Any comments that violates these simple rules, will be removed promptly – along with your full comment history. Oh yeah, you'll also lose further commenting privileges. So if your comments disappear, it's not because the illuminati is screening you because they hate the truth, it's because you violated our simple rules.

  • Ian 5 years ago

    If this is before the price correction, can you imagine how low the post-correction growth is going to be?

    • Trader Jim 5 years ago

      First comes a decline in volume. That’s followed by a reduction in price growth. Then we have the “new normal.” Smarter dumb money is deterred from participating in this round. Volume drops even further. Then prices correct.

      Once a correction is completed, we can finally see volume return to growth. However, few people are interested in buying during this time. Also buying post correction means holding on to it for a long time before seeing growth. Still better than losing cash, but not much, since you incur an opportunity cost.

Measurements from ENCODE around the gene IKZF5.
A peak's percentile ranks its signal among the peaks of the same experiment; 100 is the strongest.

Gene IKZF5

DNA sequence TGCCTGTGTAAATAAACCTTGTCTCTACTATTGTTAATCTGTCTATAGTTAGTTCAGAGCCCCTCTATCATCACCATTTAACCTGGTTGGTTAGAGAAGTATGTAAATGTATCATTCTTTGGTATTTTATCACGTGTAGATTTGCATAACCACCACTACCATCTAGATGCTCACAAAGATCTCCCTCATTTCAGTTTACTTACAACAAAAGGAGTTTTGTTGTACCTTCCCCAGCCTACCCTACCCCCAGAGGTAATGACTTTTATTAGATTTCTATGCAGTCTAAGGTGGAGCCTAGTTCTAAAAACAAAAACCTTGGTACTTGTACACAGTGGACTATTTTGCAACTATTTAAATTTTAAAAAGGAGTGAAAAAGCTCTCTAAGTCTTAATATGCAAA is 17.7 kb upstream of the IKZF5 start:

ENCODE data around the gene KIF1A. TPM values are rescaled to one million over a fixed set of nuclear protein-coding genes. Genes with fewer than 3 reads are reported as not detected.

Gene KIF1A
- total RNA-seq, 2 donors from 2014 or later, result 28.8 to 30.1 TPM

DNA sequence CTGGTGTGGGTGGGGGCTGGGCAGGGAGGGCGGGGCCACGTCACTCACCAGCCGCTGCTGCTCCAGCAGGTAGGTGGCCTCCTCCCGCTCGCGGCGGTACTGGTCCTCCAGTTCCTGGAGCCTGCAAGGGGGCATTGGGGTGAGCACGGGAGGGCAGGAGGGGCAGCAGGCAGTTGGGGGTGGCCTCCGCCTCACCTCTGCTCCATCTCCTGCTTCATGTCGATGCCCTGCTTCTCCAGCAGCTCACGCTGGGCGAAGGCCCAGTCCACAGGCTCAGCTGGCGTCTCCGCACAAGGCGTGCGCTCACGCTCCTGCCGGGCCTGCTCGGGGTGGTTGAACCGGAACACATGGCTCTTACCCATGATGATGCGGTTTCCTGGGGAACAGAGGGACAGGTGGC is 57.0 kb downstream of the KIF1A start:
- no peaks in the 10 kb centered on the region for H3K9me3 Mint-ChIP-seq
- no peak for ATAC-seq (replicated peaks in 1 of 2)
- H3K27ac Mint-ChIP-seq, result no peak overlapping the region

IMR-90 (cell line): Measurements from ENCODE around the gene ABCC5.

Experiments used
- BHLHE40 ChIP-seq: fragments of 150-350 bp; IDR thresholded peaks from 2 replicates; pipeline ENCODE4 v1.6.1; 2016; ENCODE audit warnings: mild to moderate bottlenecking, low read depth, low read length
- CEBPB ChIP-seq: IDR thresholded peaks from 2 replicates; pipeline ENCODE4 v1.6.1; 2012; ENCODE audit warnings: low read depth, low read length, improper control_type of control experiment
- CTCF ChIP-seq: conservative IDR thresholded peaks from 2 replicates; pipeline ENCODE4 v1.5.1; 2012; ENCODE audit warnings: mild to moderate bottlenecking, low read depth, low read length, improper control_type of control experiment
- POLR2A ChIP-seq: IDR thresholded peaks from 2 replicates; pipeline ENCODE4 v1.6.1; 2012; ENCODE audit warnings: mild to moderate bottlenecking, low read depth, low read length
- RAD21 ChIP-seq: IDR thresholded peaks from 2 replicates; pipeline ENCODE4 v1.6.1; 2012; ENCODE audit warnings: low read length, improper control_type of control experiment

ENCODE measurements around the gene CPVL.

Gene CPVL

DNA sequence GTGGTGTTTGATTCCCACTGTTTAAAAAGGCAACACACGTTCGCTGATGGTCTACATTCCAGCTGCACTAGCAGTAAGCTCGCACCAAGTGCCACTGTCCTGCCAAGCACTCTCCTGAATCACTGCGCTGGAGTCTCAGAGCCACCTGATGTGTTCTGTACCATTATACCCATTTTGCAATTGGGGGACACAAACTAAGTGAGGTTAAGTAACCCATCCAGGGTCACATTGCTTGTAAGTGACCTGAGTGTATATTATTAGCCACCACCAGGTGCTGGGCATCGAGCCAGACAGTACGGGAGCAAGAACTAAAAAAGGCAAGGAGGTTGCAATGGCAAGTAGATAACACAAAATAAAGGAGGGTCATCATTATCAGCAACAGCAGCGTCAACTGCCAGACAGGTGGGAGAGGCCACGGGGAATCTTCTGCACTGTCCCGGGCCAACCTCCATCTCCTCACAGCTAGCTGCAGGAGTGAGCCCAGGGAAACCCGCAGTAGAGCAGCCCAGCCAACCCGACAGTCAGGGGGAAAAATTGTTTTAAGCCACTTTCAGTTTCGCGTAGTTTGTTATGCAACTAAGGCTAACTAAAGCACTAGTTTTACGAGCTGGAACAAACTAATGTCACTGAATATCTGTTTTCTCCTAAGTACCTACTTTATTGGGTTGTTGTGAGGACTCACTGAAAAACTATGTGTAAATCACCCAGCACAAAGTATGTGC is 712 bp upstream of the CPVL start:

• Micah 5 years ago

    Growth is just a point above inflation, but immigration has never been higher. Where are all of the immigrants going? Oh yeah, in all of the extra homes people bought. Toronto and Vancouver are not the attractive immigrant hubs they used to be.

  • David Wang 5 years ago

    Vancouver’s declines are just getting started. 🔥

  • Mtl_Matt 5 years ago

    Any reduction in the workforce involved in loan origination?

    • Im Therious 5 years ago

      Perhaps someone who works for one of the Big Six banks can comment on the last low growth period (c. 1995 – 2001) and where the banks went to look for other industries to provide loans..?

      • Alistair McLaughlin 5 years ago

        Between 1991 and 2000, banks were also hell-bent on shuttering underperforming branches. And that was before online banking became popular. Starting in the early 2000s, led by TD, they started building new branches, extending their branch hours and expanding their branch count again. A new round of branch closings is coming within the next 5 years, probably sooner, and it will likely last 10 years just like the last one did. You can imagine how many branches they’ll suddenly “discover” are redundant now that the majority of the population banks online. I suspect this round of branch closings will be more severe than the last.

  • Diddy 5 years ago

    Would it make sense for this chart to be adjusted per capita /GDP? As i understand it, the graph is the total mortgage debt, which as a population grows will naturally go up, what would make more sense is how much this goes up per our GDP and/or household.

    • Jason Chau 5 years ago